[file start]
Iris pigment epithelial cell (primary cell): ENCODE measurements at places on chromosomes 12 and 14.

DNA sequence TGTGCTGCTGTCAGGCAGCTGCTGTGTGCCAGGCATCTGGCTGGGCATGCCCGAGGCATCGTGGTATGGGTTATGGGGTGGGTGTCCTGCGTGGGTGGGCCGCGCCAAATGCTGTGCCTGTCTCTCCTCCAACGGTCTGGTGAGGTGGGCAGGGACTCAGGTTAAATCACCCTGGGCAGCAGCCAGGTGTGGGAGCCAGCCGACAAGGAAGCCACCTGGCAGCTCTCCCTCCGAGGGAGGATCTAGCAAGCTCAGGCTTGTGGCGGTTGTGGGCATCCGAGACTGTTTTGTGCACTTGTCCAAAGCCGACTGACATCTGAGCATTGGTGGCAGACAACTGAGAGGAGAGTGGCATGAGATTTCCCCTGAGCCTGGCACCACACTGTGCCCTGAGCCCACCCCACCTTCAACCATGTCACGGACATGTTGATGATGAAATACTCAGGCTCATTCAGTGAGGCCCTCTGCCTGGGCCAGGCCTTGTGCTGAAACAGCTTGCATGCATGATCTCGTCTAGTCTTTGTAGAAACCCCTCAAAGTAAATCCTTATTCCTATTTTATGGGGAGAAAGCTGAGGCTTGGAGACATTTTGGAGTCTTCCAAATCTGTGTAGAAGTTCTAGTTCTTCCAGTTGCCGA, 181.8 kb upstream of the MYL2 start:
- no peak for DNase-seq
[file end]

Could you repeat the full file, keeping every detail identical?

Iris pigment epithelial cell (primary cell): ENCODE measurements at places on chromosomes 12 and 14.

DNA sequence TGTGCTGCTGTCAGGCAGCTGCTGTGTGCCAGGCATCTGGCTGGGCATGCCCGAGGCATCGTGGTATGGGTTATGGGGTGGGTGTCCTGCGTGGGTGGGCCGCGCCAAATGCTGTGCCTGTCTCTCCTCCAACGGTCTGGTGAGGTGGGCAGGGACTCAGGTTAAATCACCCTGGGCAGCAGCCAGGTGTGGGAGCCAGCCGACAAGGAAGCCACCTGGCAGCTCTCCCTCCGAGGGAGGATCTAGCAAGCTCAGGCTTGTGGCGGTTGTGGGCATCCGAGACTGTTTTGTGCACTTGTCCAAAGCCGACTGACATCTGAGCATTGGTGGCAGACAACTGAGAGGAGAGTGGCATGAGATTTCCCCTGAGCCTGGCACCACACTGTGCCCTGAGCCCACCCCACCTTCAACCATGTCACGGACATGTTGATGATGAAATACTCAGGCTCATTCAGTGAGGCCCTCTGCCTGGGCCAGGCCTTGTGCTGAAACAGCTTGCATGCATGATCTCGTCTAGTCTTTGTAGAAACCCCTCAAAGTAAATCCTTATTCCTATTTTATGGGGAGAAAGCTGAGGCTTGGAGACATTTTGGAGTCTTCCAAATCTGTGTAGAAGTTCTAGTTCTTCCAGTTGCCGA, 181.8 kb upstream of the MYL2 start:
- no peak for DNase-seq